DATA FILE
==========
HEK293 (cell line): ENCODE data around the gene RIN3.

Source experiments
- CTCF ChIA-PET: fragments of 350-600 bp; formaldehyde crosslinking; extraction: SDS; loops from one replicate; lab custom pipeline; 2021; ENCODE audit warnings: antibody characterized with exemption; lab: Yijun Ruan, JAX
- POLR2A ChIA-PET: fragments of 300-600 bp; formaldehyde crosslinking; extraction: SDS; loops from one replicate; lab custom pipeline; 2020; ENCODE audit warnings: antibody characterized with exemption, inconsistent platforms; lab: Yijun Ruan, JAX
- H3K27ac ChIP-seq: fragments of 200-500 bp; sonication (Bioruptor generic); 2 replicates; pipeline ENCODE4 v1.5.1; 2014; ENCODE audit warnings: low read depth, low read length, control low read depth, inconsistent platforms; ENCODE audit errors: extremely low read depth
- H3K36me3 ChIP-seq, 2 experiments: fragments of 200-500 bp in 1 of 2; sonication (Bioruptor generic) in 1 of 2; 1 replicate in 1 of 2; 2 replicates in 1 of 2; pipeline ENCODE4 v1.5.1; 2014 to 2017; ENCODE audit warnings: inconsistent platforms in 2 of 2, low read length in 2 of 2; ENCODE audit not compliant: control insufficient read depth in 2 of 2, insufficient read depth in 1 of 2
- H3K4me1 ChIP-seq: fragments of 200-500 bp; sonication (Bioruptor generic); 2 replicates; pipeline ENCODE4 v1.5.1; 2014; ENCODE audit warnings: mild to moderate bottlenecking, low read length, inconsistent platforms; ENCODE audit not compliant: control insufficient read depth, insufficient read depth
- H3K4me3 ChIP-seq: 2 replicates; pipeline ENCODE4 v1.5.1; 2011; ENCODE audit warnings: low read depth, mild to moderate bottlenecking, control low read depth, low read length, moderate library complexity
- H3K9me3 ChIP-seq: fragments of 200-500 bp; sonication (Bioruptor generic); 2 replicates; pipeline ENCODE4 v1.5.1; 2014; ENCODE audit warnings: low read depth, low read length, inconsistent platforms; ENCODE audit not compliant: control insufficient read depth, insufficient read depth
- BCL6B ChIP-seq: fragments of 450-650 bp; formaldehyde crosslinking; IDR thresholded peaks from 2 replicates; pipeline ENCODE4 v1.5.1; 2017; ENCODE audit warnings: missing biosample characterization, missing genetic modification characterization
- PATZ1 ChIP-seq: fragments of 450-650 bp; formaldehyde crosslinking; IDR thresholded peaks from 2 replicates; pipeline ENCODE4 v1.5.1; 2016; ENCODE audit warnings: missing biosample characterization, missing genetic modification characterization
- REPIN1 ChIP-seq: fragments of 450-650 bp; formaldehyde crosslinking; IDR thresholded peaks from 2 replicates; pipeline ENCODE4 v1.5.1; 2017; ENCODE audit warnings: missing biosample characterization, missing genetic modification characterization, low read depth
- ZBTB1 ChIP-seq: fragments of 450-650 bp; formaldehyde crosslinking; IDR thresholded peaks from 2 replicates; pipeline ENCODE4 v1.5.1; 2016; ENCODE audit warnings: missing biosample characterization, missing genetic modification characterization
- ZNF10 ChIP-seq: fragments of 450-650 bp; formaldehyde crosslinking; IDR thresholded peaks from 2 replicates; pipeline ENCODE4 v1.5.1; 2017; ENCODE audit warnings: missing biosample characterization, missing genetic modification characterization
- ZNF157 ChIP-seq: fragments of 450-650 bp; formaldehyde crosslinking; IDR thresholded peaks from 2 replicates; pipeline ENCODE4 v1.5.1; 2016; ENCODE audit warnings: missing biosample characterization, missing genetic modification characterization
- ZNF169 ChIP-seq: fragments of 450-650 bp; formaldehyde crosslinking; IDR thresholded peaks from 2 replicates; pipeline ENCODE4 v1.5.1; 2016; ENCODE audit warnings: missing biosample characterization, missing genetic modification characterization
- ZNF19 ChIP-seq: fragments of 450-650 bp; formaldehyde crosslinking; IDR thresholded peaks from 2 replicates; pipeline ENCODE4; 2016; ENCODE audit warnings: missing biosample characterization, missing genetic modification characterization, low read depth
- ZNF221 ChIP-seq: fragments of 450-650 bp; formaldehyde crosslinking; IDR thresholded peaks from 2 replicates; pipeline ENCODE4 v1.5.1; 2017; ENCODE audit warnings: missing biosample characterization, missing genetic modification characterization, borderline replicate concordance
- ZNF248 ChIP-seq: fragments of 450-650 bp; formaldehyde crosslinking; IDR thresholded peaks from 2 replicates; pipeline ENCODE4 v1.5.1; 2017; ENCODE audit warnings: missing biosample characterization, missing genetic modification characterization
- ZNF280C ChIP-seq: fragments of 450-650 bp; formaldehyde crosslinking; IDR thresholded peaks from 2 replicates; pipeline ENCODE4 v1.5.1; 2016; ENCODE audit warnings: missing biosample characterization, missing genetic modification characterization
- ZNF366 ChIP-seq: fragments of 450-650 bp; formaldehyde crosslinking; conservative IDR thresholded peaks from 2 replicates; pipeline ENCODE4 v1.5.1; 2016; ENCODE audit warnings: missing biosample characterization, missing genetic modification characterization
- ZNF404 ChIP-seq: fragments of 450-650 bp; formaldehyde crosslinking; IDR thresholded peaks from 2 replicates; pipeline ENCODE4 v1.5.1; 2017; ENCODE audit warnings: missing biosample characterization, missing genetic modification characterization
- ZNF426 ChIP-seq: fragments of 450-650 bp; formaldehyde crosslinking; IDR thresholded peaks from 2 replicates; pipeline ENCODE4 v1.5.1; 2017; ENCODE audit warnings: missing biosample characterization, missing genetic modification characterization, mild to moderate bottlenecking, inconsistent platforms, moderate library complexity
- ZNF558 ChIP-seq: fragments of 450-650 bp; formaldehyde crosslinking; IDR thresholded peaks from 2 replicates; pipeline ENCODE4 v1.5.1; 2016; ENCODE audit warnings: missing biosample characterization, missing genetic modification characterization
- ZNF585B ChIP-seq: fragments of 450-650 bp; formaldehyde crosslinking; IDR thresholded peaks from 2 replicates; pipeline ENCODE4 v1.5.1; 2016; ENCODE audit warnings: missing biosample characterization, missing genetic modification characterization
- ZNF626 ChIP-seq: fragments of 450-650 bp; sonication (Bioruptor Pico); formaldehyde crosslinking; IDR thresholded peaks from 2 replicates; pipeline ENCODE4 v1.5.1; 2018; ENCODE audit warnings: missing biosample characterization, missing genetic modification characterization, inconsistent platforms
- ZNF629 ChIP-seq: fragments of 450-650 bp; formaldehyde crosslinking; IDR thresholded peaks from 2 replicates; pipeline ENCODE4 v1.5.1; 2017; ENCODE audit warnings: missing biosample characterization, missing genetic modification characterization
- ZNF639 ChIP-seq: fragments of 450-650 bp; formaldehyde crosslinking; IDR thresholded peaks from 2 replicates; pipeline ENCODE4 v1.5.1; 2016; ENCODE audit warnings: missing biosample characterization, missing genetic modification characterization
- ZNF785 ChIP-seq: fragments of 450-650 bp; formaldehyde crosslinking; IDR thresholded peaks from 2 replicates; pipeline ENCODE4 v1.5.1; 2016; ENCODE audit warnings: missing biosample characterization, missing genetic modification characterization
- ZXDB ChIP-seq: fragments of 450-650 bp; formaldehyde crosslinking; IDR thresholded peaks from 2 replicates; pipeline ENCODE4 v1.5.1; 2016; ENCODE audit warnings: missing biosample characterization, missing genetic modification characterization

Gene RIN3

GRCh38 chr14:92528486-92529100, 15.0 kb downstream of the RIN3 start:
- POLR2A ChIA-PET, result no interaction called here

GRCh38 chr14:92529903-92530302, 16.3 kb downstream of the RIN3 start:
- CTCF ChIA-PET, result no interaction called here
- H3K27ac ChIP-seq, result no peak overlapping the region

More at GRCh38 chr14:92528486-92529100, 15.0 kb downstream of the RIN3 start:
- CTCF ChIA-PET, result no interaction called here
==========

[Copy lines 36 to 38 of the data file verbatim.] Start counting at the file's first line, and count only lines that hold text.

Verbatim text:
- H3K27ac ChIP-seq, result no peak overlapping the region

More at GRCh38 chr14:92528486-92529100, 15.0 kb downstream of the RIN3 start:
- CTCF ChIA-PET, result no interaction called here